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ABC has unloaded all of its advertising inventory for the 85th Annual Academy Awards, which will be broadcast live on Feb. 24. The network has been booking up to $1.8 million for a 30-second spot, up slightly compared to last year’s $1.7 million.
Jay Rasulo, senior executive vp and CFO of The Walt Disney Company, told reporters and analysts on the company’s earnings call Tuesday that this year’s Oscar-cast achieved its best selling pace in more than a decade, with most spots sold out by Christmas. ABC has yet to reveal which advertisers have booked spots in this year’s show, but traditional sponsors JC Penney and Hyundai are expected to be back again this year, while AdAge reports that tech rivals Samsung and Apple also have purchased spots.
The Academy raised eyebrows when it selected Seth MacFarlane, known for risque animated comedies on Fox, to host this year’s telecast. And that unorthodox choice may have generated more interest in the show this year. Last year, perennial Oscar host Billy Crystal stepped in after the sudden departures of host Eddie Murphy and producer Brett Ratner. The 2012 telecast was watched by 39.3 million viewers, up less than four percent compared to the previous year. And while the Oscars are among the handful of live-event telecasts that can still bring in large audiences, Oscar tune-in has been tied to the box-office muscle of the nominated films.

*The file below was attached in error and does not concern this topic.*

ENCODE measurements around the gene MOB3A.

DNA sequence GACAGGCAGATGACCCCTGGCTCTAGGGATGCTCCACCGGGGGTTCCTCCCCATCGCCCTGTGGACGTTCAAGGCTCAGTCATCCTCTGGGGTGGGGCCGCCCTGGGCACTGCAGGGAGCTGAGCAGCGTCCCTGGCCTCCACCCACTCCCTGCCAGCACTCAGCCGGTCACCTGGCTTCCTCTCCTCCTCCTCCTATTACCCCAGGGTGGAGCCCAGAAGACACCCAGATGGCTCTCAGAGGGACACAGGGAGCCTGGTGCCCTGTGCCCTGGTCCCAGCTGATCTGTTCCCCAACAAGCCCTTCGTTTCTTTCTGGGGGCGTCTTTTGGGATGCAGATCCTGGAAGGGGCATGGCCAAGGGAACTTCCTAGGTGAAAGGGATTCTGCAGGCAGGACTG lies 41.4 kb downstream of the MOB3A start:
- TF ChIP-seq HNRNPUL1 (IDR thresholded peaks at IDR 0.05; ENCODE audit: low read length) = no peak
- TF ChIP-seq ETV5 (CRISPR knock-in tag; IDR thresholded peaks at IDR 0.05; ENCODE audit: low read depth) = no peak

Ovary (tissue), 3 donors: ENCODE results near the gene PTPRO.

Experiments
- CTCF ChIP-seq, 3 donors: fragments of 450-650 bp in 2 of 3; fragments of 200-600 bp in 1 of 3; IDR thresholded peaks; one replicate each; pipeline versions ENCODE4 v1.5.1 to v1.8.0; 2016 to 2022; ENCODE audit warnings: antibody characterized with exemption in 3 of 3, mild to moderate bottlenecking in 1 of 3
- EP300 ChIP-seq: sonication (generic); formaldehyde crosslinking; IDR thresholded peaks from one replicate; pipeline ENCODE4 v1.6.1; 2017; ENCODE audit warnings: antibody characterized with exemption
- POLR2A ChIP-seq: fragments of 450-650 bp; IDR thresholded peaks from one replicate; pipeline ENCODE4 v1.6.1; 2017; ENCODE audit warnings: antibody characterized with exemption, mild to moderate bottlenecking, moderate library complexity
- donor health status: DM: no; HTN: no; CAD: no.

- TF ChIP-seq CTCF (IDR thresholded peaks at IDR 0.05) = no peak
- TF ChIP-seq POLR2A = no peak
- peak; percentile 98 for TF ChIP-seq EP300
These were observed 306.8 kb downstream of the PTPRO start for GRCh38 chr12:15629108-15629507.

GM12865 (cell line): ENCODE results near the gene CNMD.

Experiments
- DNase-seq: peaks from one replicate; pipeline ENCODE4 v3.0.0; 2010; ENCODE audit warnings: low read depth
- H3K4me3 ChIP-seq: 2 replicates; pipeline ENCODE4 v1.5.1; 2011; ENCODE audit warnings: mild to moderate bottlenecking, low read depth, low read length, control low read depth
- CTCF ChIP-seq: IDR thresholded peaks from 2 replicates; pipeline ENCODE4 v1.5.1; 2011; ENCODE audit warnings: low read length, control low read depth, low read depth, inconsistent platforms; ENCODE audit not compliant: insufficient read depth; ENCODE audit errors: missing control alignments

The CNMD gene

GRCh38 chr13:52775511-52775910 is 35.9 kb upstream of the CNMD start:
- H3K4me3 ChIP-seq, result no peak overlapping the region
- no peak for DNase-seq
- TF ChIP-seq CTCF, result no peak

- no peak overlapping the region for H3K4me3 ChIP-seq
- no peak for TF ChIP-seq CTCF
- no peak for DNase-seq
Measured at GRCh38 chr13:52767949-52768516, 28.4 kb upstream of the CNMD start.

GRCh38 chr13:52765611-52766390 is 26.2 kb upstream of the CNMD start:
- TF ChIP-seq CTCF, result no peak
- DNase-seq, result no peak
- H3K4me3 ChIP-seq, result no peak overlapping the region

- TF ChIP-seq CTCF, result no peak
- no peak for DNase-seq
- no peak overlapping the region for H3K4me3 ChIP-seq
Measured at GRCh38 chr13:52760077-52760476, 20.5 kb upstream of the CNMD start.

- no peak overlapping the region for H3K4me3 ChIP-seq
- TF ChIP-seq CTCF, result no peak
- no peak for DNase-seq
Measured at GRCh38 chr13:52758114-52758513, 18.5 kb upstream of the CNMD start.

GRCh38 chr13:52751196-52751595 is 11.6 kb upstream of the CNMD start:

In 1997, when the television landscape was far less fractured, 55 million viewers watched James Cameron’s Titanic take home best picture and best director Oscars. When No Country for Old Men won in 2008, only 32 million watched. In an effort to cast a wider net, the Academy in 2009 expanded the field of nominated films for best picture to 10 and two years ago revised the rule so that anywhere from five to 10 films can be nominated. This year, there are nine best picture nominees: Lincoln, Zero Dark Thirty, Django Unchained, Les Miserables, Argo, The Life of Pi, Beasts of the Southern Wild, Amour and Silver Linings Playbook.
Like the Super Bowl, the Oscars have become a showcase for advertisers, which spend heavily on creative and often use the annual Hollywood awards show to launch new product campaigns. That said, pricing and tune-in for the Super Bowl still far exceed the Oscars. More than 108 million viewers watched this year’s Super Bowl on CBS, and 30-second spots went for north of $4 million.
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